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Opinion

June 23, 2015

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From reconciliation to resistance

Once tagged as the ‘king of reconciliation’, Asif Ali Zardari stands alone all of sudden after his hard-hitting speech – made mainly to cover-up the black holes within his courtyard and around. His desperate and threatening tone was quickly reversed back within hours. This time around, he lacks the moral ground to fight against the ‘mighty’ military establishment.
Zardari seems to be fast losing control on the state of affairs. His party has stood behind him, clarifying that he never aimed to target any national institution. This has all raised two very vital questions. Why did Zardari give such a hard-hitting and desperate speech? Is he so cornered by the actions taken by the Rangers and NAB against the wide-scale corruption promoted in Sindh? The answer is also very loud and clear, which made him launch such a frontal counterattack, which unexpectedly has pushed him further into political wilderness.
Zardari largely faces a three-fold crisis. At the top is the leadership crisis, which started with the assassination of Benazir Bhutto. This crisis is still not settled and can erupt with the loosening of his grip on power politics. He calculatedly lobbied to take over the vacant seat of PPP chairperson for his young and inexperienced son, with de-facto powers in his own hand, partly delegated to his sister Faryal Talpur, for operational purposes.
The move was much resisted initially by the old guards of the party but later everyone quietened as he tightened his grip, with the federal government in his one hand and the Presidency in the other. Lately, his alleged differences with his son, whose mysterious absence from the country, made the crisis more obvious.
Within the PPP, Zardari has seen two phases of his political posture – during and after the life of Benazir Bhutto. Till her death, he remained more a background figure. With her departure, he became a central figure, sidelining other key, top stalwarts within the PPP. His

legitimacy to lead has always been a question mark. For the days to come, it may trigger more, as during the last Central Executive Committee meeting reportedly many people insisted on the largely silent and reserved Bilawal taking over party matters before it is too late.
In the absence of an appealing and charismatic leadership – a key trait of Bhutto politics – another crisis within the PPP and mainly for Zardari has been to counter terrible electoral defeats in all corners. His party is losing with big margins, except in rural Sindh, which may not remain intact as the next local government elections in Sindh and Punjab are also scheduled within the next three months.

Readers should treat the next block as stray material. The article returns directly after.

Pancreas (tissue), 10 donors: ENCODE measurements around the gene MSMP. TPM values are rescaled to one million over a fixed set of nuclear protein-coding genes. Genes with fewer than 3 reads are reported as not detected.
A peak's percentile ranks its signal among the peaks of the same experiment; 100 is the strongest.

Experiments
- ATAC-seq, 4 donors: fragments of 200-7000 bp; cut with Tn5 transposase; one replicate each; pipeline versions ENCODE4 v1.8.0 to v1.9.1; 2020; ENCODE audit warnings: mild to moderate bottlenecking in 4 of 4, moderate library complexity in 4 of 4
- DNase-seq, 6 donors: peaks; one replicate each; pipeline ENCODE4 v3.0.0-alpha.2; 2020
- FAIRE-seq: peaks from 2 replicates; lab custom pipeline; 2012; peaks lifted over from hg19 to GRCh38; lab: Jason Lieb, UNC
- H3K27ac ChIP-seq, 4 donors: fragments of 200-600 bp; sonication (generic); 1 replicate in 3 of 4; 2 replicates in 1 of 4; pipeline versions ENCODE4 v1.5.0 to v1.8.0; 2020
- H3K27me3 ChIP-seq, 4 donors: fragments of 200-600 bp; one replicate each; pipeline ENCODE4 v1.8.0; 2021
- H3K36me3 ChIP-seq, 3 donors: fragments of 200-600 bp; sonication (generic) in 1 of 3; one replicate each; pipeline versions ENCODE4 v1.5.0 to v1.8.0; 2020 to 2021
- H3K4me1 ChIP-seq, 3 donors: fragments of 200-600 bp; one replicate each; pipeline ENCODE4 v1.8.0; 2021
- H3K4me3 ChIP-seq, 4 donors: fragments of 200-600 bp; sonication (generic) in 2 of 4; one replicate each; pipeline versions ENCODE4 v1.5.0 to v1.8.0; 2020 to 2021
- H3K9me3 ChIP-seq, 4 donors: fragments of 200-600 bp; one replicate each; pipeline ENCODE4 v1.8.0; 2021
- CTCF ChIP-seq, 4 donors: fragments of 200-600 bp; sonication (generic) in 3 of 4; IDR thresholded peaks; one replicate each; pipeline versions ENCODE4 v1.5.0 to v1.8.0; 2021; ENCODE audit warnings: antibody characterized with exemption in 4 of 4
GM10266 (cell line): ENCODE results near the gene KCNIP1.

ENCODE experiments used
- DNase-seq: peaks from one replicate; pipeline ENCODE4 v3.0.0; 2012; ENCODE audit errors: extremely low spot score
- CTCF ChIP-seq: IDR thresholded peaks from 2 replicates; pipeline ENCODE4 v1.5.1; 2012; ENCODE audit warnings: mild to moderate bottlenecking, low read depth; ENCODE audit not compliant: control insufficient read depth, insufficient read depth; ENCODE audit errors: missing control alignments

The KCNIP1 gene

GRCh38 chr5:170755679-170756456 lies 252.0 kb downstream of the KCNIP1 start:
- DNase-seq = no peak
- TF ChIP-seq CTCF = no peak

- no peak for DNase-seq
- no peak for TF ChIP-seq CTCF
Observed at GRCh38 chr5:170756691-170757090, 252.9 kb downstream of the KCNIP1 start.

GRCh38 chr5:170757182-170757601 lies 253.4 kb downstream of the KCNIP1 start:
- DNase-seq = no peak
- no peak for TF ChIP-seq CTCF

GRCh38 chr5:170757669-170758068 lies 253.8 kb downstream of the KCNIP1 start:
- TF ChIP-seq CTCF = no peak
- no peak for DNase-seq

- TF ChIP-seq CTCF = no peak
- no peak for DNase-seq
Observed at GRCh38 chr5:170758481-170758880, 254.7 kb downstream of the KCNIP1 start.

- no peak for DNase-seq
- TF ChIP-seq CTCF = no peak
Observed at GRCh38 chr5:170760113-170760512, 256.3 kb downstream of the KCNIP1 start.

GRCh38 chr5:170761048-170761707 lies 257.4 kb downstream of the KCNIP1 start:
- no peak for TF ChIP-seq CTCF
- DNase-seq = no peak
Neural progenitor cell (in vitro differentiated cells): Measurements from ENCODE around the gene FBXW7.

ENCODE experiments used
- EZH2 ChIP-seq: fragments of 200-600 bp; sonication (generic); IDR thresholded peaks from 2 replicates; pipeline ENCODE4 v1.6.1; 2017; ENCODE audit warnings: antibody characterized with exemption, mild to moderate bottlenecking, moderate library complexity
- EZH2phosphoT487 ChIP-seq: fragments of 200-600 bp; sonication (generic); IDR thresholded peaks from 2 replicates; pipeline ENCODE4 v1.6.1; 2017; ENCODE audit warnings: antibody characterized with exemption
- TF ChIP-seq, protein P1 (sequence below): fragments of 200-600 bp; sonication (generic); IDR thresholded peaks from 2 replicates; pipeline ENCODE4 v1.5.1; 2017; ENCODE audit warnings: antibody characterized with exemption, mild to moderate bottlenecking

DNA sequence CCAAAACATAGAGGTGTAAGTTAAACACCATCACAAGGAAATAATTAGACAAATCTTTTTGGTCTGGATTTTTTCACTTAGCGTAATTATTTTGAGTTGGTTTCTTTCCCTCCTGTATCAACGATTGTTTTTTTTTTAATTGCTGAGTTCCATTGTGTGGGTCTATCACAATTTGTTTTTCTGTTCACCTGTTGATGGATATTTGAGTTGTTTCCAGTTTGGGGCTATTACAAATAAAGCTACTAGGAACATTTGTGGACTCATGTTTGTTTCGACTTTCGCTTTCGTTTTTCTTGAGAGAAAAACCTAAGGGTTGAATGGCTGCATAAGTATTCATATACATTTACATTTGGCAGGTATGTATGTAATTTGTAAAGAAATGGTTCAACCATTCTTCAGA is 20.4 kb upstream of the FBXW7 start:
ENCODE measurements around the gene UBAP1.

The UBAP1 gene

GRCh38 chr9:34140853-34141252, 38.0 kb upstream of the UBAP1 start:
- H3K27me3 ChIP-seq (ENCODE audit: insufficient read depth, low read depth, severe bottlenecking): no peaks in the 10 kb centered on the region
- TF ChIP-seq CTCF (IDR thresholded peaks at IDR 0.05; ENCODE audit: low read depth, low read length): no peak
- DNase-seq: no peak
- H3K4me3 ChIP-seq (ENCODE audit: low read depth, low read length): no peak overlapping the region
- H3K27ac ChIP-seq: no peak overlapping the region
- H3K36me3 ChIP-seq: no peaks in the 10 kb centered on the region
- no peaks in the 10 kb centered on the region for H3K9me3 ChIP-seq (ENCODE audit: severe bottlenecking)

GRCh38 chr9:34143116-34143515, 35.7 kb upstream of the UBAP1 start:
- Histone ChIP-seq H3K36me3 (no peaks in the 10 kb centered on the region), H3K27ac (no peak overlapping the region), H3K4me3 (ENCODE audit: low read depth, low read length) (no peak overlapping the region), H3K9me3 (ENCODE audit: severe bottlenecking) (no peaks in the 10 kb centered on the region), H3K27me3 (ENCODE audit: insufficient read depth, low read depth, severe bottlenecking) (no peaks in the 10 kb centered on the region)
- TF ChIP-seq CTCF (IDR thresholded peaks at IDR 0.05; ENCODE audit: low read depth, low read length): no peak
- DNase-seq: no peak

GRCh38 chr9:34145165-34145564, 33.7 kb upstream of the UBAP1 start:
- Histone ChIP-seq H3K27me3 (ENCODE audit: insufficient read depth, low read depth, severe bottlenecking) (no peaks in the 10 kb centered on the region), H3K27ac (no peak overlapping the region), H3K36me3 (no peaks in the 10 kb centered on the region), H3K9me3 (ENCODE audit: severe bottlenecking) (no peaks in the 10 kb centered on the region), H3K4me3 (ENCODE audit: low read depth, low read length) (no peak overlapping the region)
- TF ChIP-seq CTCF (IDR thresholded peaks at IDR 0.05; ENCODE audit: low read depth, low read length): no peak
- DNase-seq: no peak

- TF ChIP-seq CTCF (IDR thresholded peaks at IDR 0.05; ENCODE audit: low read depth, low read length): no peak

Already, defeat in almost all by-elections in the country tried to serve a strong notice to the PPP, but went unnoticed. The Khyber Pakhtunkhwa LG elections also made the PPP almost non-existent, as it had outsourced the province to its partners, the ANP and JUI-F, much before the formation of triparty electoral alliance to win over the political ground. Strangely, nobody from the top leadership of the PPP even bothered to visit and address any large gathering in the province.
Moreover, the PPP could get only a single seat in Gilgit-Baltistan, where it ran a full-fledged five-year term government, with first-time decentralised powers, accredited to the PPP’s own efforts. All over, top leadership has been missing in the party, possibly due to security threats or probably due to a lifestyle where Zardari prefers to push the political strings. Resultantly, a party which was once the largest, strongest political force in Pakistan stands no more as a top electoral entity in the country. It is not even positioned second, if one archives the results of the May 2013 elections.
Lastly and more critically, Zardari is stuck and encircled in Karachi, which is already riddled with several mafias that operate under political, ethnic, sectarian and criminal patronage. Over decades, crime has been politicised and politics criminalised in this largest city and financial hub of the country, with no long-term remedial signs in sight. The Karachi Operation offered some hope, by controlling petty crime and target killings.
As the operation has entered into a decisive phase of cutting Karachi crime’s financial pipelines, its politicisation was expected as an inbuilt counter-reaction. This is where Zardari and his close courtyard is encircled and is being fixed with a hard-hitting reaction by him.
The Karachi operation cannot and should not be avoided or politicised anymore. All sitting parliamentary forces had mandated the Rangers a year ago, under the National Acton Plan to control and root out terrorism including cutting off the financial nerves that nurture the black market of Karachi.
Zardari still has the option to improve governance in Sindh and maintain a distance from the mafias operating in Karachi, by realigning and readjusting with the changed realities. Otherwise, the third phase could a decisive and final one, where his home political ground may get de-seated through a political crisis, generating not only the option of Governor’s Rule but an in-house change too. Therefore, instead of resistance, reform should be the agenda – if the much-talked about reconciliation is no more an option.
The writer is an anthropologist and
freelance analyst based in Islamabad.
Email: [email protected]

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